One of the most shocking and gut wrenching books I have ever read was Portia de Rossi’s autobiography “Unbearable Lightness: A Story of Loss and Gain“.  For me the most gripping part was how blatantly honest she was about how sick she was. She tells the story from the mindset she had when she was sick, and you can really see how she twisted every image, every action, everything she read or heard into yet another reason she had to be skinny. How she would spend what on the outside looks like the best time of an actresses life struggling to meet an unattainable goal of beauty.

I think it’s one of those books that when you read it – you begin to realize that we all have some sort of warped body image. It doesn’t matter if you’re a celebrity or not, male or female, gay or straight. We all get bombarded with images and societal norms of what we’re supposed to do, how we’re supposed to look, what we should and shouldn’t eat, how and when and why we should exercise. This book really makes you take a step back and evaluate the thoughts you have about your own body image. I applaud Portia for being able to put that vulnerability out there for everyone to read and learn from. Thank you Portia!


Book Description (pulled directly from Amazon):

Portia de Rossi weighed only 82 pounds when she collapsed on the set of the Hollywood film in which she was playing her first leading role. This should have been the culmination of all her years of hard work—first as a child model in Australia, then as a cast member of one of the hottest shows on American television. On the outside she was thin and blond, glamorous and successful. On the inside, she was literally dying.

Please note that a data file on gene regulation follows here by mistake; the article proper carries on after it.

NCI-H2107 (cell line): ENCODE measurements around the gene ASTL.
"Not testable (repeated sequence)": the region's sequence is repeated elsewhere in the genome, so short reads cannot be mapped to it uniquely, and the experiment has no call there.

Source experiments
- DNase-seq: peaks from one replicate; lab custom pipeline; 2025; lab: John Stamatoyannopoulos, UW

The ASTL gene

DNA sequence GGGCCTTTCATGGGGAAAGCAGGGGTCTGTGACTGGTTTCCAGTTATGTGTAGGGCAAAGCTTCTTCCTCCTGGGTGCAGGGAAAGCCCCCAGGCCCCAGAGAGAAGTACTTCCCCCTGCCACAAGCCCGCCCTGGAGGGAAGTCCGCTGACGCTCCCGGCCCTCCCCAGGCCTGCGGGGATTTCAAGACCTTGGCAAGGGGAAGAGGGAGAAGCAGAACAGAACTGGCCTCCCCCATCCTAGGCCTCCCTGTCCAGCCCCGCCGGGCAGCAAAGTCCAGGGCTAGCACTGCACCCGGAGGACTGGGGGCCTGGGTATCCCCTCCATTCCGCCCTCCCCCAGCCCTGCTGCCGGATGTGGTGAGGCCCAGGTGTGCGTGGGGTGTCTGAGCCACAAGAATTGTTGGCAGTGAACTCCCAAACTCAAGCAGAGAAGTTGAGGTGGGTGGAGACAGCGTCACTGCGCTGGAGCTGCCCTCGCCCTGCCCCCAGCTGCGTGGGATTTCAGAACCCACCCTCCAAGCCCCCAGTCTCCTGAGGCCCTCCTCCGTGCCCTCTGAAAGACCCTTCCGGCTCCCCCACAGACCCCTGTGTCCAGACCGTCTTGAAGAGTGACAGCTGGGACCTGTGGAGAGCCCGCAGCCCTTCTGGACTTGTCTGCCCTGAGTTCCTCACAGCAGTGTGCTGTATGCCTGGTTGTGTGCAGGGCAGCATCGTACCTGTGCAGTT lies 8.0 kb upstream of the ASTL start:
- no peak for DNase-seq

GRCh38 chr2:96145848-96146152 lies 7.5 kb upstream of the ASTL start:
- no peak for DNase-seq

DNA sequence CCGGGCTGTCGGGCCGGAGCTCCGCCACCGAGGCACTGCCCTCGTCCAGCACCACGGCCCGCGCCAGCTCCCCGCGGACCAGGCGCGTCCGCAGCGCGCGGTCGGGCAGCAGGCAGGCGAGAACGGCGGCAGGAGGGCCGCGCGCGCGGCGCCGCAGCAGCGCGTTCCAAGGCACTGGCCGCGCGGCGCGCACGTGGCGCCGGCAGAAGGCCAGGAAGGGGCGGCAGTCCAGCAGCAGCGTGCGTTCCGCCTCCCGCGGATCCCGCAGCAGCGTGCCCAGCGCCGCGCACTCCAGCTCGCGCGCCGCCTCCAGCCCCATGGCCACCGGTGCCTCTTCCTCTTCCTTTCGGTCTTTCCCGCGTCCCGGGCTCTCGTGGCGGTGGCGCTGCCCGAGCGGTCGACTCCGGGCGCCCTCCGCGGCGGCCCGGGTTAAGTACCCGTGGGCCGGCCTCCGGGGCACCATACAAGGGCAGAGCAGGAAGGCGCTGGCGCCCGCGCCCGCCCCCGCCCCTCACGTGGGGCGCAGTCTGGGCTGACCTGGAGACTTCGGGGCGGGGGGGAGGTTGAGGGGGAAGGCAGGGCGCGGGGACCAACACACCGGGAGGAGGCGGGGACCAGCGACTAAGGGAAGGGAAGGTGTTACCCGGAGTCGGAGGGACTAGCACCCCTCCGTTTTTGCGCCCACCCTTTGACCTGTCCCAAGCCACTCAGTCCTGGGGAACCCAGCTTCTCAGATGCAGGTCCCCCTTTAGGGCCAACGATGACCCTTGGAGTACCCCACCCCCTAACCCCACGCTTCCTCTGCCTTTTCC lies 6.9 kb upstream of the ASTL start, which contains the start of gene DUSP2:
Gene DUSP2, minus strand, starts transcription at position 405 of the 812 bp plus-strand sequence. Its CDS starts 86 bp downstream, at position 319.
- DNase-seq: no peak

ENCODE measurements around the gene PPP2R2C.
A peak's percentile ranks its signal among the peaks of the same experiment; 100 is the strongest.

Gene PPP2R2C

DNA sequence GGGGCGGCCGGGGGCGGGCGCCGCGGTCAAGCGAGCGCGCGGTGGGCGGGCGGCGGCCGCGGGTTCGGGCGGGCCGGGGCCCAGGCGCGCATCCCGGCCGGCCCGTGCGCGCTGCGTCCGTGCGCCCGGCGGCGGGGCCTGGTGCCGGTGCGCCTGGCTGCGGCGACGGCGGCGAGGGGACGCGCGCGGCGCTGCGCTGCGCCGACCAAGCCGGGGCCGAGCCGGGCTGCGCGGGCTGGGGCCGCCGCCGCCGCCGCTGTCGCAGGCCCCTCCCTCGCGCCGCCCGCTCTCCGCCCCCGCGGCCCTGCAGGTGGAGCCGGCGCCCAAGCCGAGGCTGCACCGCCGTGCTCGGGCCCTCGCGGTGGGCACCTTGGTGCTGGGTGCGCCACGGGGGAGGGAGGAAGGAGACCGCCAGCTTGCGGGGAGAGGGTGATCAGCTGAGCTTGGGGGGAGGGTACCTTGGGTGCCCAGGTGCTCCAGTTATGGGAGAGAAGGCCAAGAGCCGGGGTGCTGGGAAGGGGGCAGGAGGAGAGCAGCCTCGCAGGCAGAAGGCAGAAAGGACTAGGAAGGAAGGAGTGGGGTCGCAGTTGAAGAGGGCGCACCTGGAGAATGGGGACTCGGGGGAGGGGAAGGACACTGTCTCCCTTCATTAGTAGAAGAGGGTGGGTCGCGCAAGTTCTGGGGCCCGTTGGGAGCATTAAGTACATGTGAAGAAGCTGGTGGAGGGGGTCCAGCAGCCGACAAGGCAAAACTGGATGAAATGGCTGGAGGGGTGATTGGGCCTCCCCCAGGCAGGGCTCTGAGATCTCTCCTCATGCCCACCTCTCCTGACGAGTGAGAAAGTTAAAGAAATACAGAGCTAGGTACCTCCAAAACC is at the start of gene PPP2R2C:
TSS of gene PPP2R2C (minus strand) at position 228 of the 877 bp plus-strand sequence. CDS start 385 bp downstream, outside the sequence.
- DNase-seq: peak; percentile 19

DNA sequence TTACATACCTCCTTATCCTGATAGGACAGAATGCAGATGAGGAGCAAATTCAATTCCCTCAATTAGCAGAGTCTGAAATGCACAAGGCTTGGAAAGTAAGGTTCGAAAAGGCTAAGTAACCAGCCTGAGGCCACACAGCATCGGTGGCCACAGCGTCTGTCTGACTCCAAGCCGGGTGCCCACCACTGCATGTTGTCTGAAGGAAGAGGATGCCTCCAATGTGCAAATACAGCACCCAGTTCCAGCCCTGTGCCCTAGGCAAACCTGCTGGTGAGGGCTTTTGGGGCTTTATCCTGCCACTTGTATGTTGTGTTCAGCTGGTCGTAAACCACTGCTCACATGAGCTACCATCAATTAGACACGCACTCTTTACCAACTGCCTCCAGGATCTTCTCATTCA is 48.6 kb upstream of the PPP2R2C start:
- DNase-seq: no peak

In this searing, unflinchingly honest book, Portia de Rossi captures the complex emotional truth of what it is like when food, weight, and body image take priority over every other human impulse or action. She recounts the elaborate rituals around eating that came to dominate hours of every day, from keeping her daily calorie intake below 300 to eating precisely measured amounts of food out of specific bowls and only with certain utensils. When this wasn’t enough, she resorted to purging and compulsive physical exercise, driving her body and spirit to the breaking point.

Even as she rose to fame as a cast member of the hit television shows Ally McBeal and Arrested Development, Portia alternately starved herself and binged, all the while terrified that the truth of her sexuality would be exposed in the tabloids. She reveals the heartache and fear that accompany a life lived in the closet, a sense of isolation that was only magnified by her unrelenting desire to be ever thinner. With the storytelling skills of a great novelist and the eye for detail of a poet, Portia makes transparent as never before the behaviors and emotions of someone living with an eating disorder.

From her lowest point, Portia began the painful climb back to a life of health and honesty, falling in love with and eventually marrying Ellen DeGeneres, and emerging as an outspoken and articulate advocate for gay rights and women’s health issues.

In this remarkable and beautifully written work, Portia shines a bright light on a dark subject. A crucial book for all those who might sometimes feel at war with themselves or their bodies, Unbearable Lightness is a story that inspires hope and nourishes the spirit.